“Sound of Freedom” Dares to Disturb the Sounds of Silence
Article audio sponsored by The John Birch Society

In Calexico, California, in a dimly lit room, a thin, pale-faced man sips coffee and hunches over his computer keyboard. Thick bands of cigarette smoke waft above his head. On the screen flashes photographs and videos of children as young as five and six years old. Some pose seductively for the camera, their shirts unbuttoned to expose their youthful skin, their innocent mouths smeared with cherry-red lipstick. 

“Here it is gentlemen — my spring sampler,” types the pedophile, uploading dozens of pornographic photos that he sends to paying customers around the world.  

The scene is so shocking and so painful that viewers will want to look away. And that is certainly the point of filmmakers Rod Barr (Is That You?) and Alejandro Monteverde’s (Bella; Little Boy) gripping new drama, Sound of Freedom. For too long, we have looked away in silence. Child sex trafficking is too ugly to face. 

Yet just as sunlight streams through the din of the room during the raid of the pedophile’s home, Sound of Freedom casts a bright light on the shadows of this dark underworld, and on those trying to stop it. 

Here are but a few facts the film uses to grab our attention. In a single year, more than 22 million new images of child pornography were posted to the web — an increase of 5,000-percent over the past five years. Moreover, the child slave trade has passed not only the illegal-arms trade but will soon pass the drug trade. Consider that a bag of cocaine can be sold one time, but a child can be sold five to ten times a day, the film informs.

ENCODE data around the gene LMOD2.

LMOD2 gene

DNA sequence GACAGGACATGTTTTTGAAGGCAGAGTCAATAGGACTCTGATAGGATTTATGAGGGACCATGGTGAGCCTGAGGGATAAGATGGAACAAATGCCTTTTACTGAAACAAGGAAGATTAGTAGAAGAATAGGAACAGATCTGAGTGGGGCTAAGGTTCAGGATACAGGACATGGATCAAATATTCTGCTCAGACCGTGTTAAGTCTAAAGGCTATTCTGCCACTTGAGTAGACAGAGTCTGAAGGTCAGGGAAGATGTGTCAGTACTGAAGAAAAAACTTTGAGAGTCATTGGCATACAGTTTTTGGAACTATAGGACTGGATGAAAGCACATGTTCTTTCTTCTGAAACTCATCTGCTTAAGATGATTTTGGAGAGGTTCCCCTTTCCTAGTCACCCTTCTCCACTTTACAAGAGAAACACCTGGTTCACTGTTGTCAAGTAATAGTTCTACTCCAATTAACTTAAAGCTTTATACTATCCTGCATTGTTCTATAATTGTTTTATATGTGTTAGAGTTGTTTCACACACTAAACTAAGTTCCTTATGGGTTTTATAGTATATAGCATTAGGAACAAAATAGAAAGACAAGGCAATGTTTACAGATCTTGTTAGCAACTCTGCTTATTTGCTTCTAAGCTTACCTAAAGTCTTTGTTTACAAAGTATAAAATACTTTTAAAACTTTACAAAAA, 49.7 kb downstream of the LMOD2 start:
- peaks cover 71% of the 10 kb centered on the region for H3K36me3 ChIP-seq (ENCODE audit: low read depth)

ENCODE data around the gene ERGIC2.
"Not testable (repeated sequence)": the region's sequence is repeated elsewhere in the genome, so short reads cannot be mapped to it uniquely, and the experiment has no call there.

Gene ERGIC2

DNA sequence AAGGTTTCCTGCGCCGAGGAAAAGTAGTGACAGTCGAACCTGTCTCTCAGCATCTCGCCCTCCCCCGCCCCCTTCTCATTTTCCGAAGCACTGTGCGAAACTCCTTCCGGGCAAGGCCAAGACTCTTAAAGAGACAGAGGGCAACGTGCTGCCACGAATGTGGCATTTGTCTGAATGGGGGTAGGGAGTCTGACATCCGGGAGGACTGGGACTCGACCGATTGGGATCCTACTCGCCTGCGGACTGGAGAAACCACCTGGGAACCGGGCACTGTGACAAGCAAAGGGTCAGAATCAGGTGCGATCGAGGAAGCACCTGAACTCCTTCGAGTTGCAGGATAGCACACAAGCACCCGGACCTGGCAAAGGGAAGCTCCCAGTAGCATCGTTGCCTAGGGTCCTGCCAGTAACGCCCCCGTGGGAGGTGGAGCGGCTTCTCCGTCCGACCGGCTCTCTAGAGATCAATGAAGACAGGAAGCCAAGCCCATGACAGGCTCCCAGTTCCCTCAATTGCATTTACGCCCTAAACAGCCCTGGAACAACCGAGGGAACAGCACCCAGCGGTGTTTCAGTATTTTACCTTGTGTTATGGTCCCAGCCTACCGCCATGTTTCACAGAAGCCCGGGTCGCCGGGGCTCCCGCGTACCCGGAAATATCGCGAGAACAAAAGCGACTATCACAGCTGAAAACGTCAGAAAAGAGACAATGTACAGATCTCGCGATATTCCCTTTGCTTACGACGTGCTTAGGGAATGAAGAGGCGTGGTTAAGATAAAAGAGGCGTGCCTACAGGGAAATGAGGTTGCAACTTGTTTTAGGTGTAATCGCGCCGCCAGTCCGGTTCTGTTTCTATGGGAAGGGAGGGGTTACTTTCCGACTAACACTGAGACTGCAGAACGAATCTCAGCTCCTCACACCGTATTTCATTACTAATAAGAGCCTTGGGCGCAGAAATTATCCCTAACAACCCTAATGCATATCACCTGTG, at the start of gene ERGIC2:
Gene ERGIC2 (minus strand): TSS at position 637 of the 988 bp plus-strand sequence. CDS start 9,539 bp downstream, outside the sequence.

To plot the efforts of real-life former U.S. Agent Tim Ballard (portrayed by Jim Caviezel), who for 12 years pursued pedophiles for the U.S. government, the filmmakers focus on but one of his many thousands of child rescues. 

We learn that despite the successes of his commissions by Homeland Security, Ballard’s real mission is saving the children. When the agency refuses to allow him to focus on these rescues rather than simply busting pedophiles, he resigns, with the support of his wife, Katherine (Mira Sorvino), and launches his own private operation.

The film opens powerfully, depicting the deceptive and savage abduction of young Honduran siblings Rocío and Miguel Aguilar, ages 11 and seven. Convinced by a former beauty queen that they are auditioning for a local talent agency, their single father takes them to a nondescript hotel room, where they are photographed, kidnapped, and then shipped across Central America to perform sex acts for customers in various countries. A chance border-crossing meeting with the abductor of Miguel provides Ballard with the opportunity to rescue the young boy and to find his sister as well.

Piteous archival footage of children being stolen in the streets plays as Rocío and Miguel and a dozen other children are carted away like cattle in a cargo box toward a foreign country where they will be sold in both seedy and high-end sex dens. 

Upbeat sounds of Latin music, combined with the haunting melodies of children singing, convey both the beauty of the Hispanic culture contrasted with the hideousness of the crime that lies just beneath the surface.